Arguably Hodges's most important accomplishments as a state leader came through his role in the development of the Research Triangle Park (RTP). Situated squarely between the campuses of UNC-Chapel Hill, Duke University, and North Carolina State University, the RTP subsequently attracted many government agencies and research and technology companies. By the mid-1960s, largely because of the RTP, the state had become a national leader in programs supporting IT and other scientific endeavors. Currently, the RTP is ranked as one of the top technology centers in the world and remains a high-profile example of the progressive application of government-level technology policy for economic development. The Centennial Campus (Raleigh) and the Piedmont Triad Research Park (Winston-Salem) are other examples of successful high-tech facilities in North Carolina.
Hodges's successors, such as Governors Robert W. Scott, James B. Hunt, and James G. Martin, continued to promote the interdependence of business and state government through computer technology. In the private sector, the IT industry underwent massive growth beginning in the late 1990s with the proliferation of "dot-com" companies, only to suffer from the collapse of many of these businesses a few years later. The declining price of hardware products, a result of the trend toward economic globalization, has led to manufacturing declines in the state and the "outsourcing" of skilled jobs abroad. Some North Carolina firms downsized their operations in an effort to remain successful.
International Business Machines (IBM), a giant in the IT industry since the 1950s, moved operations to North Carolina in 1965 as one of the first RTP tenants, becoming one of the state's most important employers. The company manufactured and supplied software for its own computer systems beginning in the 1970s and continued to adjust manufacturing strategies, including deciding to outsource and downsize its workforce by nearly 30 percent in the early 2000s and to stop producing its own computer hardware. Nevertheless, North Carolina remains home to IBM's Global Services Division, which comprises the world's largest number of IBM employees, most of them highly skilled.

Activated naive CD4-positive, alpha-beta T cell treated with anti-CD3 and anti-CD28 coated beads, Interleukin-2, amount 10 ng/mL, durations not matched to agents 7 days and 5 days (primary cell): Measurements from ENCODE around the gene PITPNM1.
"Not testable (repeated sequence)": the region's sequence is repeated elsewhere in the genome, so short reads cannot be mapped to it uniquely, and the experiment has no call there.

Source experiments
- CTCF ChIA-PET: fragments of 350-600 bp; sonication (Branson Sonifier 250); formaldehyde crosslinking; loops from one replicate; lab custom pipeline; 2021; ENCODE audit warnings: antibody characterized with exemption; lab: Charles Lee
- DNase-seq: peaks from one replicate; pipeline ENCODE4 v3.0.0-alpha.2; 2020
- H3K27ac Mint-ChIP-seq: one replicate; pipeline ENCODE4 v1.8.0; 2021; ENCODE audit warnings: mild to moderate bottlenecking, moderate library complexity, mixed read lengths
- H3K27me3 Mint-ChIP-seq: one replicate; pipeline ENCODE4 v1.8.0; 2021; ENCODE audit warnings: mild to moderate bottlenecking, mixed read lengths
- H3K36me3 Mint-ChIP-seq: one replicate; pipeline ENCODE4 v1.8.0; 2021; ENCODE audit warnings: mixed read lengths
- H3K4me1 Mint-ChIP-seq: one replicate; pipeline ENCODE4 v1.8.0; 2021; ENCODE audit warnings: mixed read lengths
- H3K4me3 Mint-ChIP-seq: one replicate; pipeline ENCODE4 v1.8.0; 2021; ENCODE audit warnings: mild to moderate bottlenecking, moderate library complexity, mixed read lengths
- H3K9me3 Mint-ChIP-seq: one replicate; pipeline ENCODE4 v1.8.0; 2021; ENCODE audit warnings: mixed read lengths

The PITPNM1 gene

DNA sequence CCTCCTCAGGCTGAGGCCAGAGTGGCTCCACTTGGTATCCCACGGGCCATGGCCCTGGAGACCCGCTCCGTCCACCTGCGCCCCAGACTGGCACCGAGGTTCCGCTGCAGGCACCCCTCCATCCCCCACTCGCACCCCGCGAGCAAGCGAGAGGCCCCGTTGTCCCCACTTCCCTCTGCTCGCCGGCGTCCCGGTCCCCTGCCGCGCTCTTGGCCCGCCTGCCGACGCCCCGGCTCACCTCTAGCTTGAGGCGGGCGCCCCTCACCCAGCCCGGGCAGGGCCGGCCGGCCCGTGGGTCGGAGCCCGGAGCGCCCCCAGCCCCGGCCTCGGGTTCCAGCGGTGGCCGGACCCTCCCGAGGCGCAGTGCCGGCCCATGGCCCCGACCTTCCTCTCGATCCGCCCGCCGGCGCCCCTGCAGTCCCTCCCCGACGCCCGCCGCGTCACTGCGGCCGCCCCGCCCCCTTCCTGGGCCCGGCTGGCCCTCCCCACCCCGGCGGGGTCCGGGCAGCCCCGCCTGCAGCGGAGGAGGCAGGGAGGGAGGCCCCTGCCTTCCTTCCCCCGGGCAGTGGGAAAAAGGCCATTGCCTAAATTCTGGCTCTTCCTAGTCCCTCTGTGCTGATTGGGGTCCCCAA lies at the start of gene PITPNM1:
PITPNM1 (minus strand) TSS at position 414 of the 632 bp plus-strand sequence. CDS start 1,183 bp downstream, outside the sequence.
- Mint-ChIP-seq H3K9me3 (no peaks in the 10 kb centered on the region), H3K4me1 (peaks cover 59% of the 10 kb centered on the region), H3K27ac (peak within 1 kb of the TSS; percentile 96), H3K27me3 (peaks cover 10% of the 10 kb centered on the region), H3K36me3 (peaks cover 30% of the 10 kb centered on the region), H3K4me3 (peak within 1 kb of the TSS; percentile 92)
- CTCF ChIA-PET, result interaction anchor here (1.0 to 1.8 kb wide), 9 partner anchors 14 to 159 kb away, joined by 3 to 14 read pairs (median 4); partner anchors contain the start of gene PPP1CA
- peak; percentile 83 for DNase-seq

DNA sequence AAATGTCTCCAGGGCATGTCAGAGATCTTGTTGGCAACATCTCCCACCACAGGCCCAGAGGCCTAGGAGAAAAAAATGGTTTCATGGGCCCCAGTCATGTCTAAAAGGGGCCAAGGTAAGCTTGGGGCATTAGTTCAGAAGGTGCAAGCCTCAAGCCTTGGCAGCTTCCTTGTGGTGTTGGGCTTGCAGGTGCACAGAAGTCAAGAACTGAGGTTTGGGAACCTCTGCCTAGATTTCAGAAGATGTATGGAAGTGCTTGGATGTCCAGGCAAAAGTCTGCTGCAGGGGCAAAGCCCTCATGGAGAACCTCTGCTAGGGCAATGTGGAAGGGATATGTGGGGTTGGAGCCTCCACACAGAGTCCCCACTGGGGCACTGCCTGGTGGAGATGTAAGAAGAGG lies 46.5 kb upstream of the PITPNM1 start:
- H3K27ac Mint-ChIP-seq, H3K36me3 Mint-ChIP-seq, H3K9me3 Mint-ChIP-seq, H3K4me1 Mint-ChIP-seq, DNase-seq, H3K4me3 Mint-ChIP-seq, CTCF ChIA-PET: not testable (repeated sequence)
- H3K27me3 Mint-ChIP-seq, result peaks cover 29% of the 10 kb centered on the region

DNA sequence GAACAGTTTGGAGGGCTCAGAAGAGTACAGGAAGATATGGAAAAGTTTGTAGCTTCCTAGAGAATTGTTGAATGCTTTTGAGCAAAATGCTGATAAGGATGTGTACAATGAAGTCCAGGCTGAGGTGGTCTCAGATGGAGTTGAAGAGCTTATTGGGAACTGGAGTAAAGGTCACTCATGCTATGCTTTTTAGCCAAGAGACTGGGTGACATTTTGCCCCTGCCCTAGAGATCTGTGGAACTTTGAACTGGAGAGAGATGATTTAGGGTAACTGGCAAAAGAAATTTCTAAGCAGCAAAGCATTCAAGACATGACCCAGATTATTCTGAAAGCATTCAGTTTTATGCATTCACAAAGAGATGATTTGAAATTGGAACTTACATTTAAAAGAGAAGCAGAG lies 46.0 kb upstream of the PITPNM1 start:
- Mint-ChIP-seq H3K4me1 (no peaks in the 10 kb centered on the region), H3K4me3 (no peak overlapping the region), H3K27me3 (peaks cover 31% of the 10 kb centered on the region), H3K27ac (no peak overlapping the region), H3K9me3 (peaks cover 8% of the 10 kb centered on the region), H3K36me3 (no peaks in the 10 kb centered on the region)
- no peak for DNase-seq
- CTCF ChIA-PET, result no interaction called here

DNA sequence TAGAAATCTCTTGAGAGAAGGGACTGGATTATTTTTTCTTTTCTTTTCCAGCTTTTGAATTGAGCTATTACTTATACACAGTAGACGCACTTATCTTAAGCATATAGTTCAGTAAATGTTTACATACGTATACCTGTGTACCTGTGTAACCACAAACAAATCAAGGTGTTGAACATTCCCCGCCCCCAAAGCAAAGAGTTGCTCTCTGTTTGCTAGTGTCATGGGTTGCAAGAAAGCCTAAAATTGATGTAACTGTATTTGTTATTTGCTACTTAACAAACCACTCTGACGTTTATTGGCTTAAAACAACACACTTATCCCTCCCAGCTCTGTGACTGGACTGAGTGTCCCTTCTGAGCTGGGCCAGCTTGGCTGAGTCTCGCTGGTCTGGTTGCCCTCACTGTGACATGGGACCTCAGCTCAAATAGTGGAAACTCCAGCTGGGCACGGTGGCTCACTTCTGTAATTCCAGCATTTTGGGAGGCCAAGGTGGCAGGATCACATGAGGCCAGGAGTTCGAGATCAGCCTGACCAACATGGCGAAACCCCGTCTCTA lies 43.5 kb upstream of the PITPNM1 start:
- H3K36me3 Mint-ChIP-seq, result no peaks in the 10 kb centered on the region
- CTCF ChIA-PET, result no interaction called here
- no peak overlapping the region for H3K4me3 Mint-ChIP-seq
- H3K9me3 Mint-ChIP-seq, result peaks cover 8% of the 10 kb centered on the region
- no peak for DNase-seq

Many other major IT companies maintain a presence in North Carolina. RF Micro Devices in Greensboro became one of the world's largest producers of semiconductor analog chips used in wireless communications (including cell phones) and other applications. The company grew remarkably in little more than a decade; by 2004 it employed 1,800 people, earned $650 million in annual sales, and provided its wares to firms such as Nokia, Samsung, Motorola, and Qualcomm. In the same period Red Hat, a leader in software production and computer consulting services, maintained its headquarters in North Carolina, as did another software giant, SAS. The state also boasted the second-largest number of Microsoft and Cisco employees, large operations of telecommunications companies Nortel, Solectron, and Flextronics, and important semiconductor manufacturers Cree, Nitronex, Ziptronix, and the Silicon Wireless Corporation.
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North Carolina Board of Science and Technology, Forces for Change: An Economy in Transition (1999).
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1 January 2006 | Moore, Mark Anderson; Williams, Wiley J.